Technology Simplified

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Useful for:

  • People who have no idea how their browser manages to deliver the web content they are exploring

Not relevant for:

  • People familiar with how HTML works

More technical help:

Use the tags along the bottom of this article to explore other related posts.

Browsing the web is feels in so many way like reading a book or watching the television but below the surface it couldn’t be more different. In fact the browser is working to a set of instructions called HTML. Once you type in a URL the browser requests the instructions from the relevant server. If you want to find out how it knows where to get them from have quick look at our “How Does:” article here.

These instructions then tell the browser how to draw the page you are looking at. It will have instructions like “Write the text here”, “put this image here”, “make a link to this other page” or “embed this video clip here”  etc. The objects it embeds such as images and video clips don’t necessarily need to come from the same server. In the instructions will also be details of where each item can be found. Complex pages such as will be the result of many thousands of lines of instructions and resources possibly using objects from all over the internet.

In order to speed things up your browser will store or “cache” images and other objects it collects to create the page on your local computer. Then if it needs the item again it can load it from disk rather than take the time and use up broadband activity in getting it again form the internet. A word of warming here, this caching means that anyone wanting to see what you have been browsing can check this cache and see what you have been doing. This may or may not be a problem if you friends and family can see. However many viruses and other programs called malware can read this cache too and it could be that a confidential document, you had to log on to a website to read, suddenly pops up in the public arena. I would recommend clearing your cache after every browsing session. Most browsers allow you to set this to happen automatically. Also make sure you are using an up to date virus security package irrespective of whether you are using Windows. Linux or Apple. Were all at risk.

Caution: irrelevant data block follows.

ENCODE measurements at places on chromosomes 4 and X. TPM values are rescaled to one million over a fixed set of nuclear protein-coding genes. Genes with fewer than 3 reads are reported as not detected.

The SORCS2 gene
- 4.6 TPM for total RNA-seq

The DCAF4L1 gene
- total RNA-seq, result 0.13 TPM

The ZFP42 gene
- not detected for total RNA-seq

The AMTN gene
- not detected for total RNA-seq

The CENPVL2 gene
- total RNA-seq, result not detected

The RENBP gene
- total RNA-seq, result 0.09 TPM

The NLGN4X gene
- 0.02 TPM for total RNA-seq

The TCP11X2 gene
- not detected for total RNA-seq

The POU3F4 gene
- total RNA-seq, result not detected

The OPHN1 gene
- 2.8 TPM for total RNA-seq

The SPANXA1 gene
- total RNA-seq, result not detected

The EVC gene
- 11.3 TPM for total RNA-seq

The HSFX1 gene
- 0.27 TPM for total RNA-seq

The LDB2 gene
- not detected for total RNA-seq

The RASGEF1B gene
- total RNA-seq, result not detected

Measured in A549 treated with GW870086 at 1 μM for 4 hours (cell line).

Try your hand a writing HTML. The site is a wonderful place to learn with tutorials and has great reference pages too. The HTML reference pages are particularly good as they allow you to try stuff out in real time. Have a look at the page for the ol tag, click the  try it yourself button form w3schools button and try various settings.

Another word of warning. If  you do decide to experiment with website design avoid Microsoft Word like the plague. It does allow you to convert documents in HTML. However it produces the most awful sprawling code that has problems with a number of browsers.

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436 · December 11, 2009 · Everyday, Guides · Tags: , , , , , , · [Print]

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